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Let us define a very simple integral:

  • $f(x) = \int_{a}^{b}{x}$

for $a,b\ge 0$.

Why do we have the identity $\int_{a}^{b}{x} = -\int_{b}^{a}{x}$?

I drew the graphs and thought about it but to me integration, at least in two-dimensions, is just taking the area underneath a curve so why does it matter which direction you take the sum?

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    $\begingroup$ Does it perhaps change the sign of $\Delta x$ when viewing the integral as a Riemann sum? $\endgroup$ – OnceUponACrinoid Jun 8 '15 at 2:59
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    $\begingroup$ But, I know the Riemann sum is not the only method of integration. I just checked and the $\Delta x$ changes when you also look at the Darboux integral. But, in general, regardless of definition, is there an intuitive\graphical meaning as to why it is the opposite sign? $\endgroup$ – David South Jun 8 '15 at 3:08
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    $\begingroup$ This is related. $\endgroup$ – Joel Bosveld Jun 8 '15 at 7:15
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    $\begingroup$ Generally, going to the right means "positive" and going to the left means "negative". So, measuring the area from left-to-right gives us a positive signed area, and measuring the area from right-to-left gives us a negative signed area. ("Signed area" just means "area where we care about positives and negatives". Using signed area is convenient, because lots of our formulae end up easier. For example, you already know that $\int_a^bf(x)dx+\int_b^cf(x)dx=\int_a^cf(x)dx$; if we didn't use signed area, this wouldn't work for $c=a$.) $\endgroup$ – Akiva Weinberger Jun 9 '15 at 3:23
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    $\begingroup$ Why does "travelling North" change to "travelling South" when you change the sign of your velocity? Basically it's the same concept. $\endgroup$ – Carl Witthoft Jun 9 '15 at 12:50
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Here's another intuitive justification. The obvious graphical intuition says that when $a \leq b \leq c$, then $\int_a^b f(x) dx + \int_b^c f(x) dx = \int_a^c f(x) dx$. If we want this formula to hold for arbitrary $a,b,c$, then we should be able to take $a=c$, so that $\int_a^b f(x) dx + \int_b^a f(x) dx = \int_a^a f(x) dx$. But $\int_a^a f(x) dx = 0$, so if we want this formula to hold, we need $\int_a^b f(x) dx = -\int_b^a f(x) dx $.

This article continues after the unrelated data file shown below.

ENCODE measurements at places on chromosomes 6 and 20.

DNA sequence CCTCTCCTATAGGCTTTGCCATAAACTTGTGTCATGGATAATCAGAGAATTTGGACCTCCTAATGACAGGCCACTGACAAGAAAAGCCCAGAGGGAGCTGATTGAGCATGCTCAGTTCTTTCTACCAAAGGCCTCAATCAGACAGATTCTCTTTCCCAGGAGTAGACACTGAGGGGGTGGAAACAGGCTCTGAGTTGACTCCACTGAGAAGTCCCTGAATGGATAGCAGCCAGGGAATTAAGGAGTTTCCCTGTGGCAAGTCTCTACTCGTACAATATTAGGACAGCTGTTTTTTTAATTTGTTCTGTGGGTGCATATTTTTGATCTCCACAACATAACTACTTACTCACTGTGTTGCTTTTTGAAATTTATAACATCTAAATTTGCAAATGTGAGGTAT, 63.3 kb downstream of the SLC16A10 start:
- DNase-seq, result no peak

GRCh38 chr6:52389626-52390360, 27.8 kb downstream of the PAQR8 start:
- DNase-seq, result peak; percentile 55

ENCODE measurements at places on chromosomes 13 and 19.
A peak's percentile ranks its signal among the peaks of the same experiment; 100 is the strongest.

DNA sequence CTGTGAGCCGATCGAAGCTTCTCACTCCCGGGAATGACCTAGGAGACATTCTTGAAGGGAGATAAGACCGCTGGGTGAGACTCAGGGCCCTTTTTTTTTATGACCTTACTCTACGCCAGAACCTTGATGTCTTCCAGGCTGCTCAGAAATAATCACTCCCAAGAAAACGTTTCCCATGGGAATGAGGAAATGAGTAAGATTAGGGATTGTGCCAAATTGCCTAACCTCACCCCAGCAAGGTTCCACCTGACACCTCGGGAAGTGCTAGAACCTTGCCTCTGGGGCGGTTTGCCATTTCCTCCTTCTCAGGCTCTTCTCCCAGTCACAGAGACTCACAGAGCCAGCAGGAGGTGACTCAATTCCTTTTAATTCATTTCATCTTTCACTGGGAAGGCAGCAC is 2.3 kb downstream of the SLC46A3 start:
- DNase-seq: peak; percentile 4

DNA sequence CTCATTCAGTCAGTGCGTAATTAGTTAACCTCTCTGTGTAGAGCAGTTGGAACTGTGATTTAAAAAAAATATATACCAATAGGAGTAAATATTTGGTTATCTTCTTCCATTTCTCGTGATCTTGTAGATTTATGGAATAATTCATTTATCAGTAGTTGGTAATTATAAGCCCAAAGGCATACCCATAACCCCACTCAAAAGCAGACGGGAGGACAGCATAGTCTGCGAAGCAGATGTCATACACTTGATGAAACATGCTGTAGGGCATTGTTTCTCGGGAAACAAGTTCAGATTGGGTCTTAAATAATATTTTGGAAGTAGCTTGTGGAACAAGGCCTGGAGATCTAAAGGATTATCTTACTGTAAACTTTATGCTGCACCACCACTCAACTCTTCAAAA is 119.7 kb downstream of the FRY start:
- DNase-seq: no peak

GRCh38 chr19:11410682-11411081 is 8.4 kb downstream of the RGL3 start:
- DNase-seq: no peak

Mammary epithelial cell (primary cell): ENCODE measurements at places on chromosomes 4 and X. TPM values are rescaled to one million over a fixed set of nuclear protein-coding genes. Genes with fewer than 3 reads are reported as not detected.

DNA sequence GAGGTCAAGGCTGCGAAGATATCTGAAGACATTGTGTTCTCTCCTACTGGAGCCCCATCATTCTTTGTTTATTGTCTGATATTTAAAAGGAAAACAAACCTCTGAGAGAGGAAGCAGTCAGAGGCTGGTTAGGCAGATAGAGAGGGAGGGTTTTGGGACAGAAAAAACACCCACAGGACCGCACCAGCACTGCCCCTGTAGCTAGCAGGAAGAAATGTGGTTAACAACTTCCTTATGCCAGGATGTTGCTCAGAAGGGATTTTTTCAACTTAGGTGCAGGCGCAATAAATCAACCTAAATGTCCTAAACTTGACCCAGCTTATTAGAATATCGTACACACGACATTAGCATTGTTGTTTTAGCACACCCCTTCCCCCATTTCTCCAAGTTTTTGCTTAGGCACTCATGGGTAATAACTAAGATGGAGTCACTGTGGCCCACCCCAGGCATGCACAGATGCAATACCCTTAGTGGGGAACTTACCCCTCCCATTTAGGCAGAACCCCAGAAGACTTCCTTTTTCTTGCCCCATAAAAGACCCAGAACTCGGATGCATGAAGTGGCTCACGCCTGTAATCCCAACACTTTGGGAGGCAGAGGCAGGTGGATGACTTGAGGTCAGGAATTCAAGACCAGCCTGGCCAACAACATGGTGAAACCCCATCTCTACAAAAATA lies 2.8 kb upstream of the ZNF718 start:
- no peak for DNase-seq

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    $\begingroup$ +1 for this. Fundamental theorem of calculus is actually somewhat nontrivial, and one does not need it to justify the definition $\int_a^b f(x) dx = -\int_b^a f(x) dx $ for Riemann-integrals. $\endgroup$ – JiK Jun 8 '15 at 7:07
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    $\begingroup$ This is not just an intuitive justification, but the only justification for this definition. +1 for bringing it up. $\endgroup$ – Paramanand Singh Jun 8 '15 at 8:12
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    $\begingroup$ I agree: first of all, the fact that $\int_b^af(x)\,dx=-\int_a^bf(x)\,dx$ is by definition, at least in the most widespread introductions to integrals. Of course it's a good definition, that agrees well with the important fact that $\int_a^b+\int_b^c=\int_a^c$ for $a<b<c$. Using the FTC for justifying this definition is, in my opinion, wrong, because the proof of the FTC usually depends on this property (unless one is strict in using positive increments and negative decrements and proves the existence of the derivative with the limits from the left and from the right). $\endgroup$ – egreg Jun 8 '15 at 9:21
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$$\int_{a}^{b} f(x)dx=F(b)-F(a)=-(F(a)-F(b))=-\int_{b}^{a}f(x)dx$$ by the fundamental theorem of calculus.

Or graphically, $$-\int_{b}^{a}f(x)dx=\int_{b}^{a}-f(x)dx $$ and $$-f(x)$$ has the same area as $$f(x)$$ but under the x axis, so the signed area changes

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    $\begingroup$ this makes sense, thank you! $\endgroup$ – David South Jun 8 '15 at 3:09
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    $\begingroup$ This is a convention, used to make the Fundamental Theorem of Calculus valid even when the endpoints are backward. $\endgroup$ – GEdgar Jun 8 '15 at 17:57
  • $\begingroup$ What is the second part of this answer (starting with "Or graphically,") intended to show? $\endgroup$ – immibis Jun 9 '15 at 3:22
  • $\begingroup$ i would never post such trivial answer even if i can earn 1k reputation by it (your answer is fine , i just blame the logic followed here) $\endgroup$ – Abdou Abdou Jun 12 '15 at 14:40
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We want $$\int_a^b +\int_b^c =\int_a^c.$$ now take $c=a$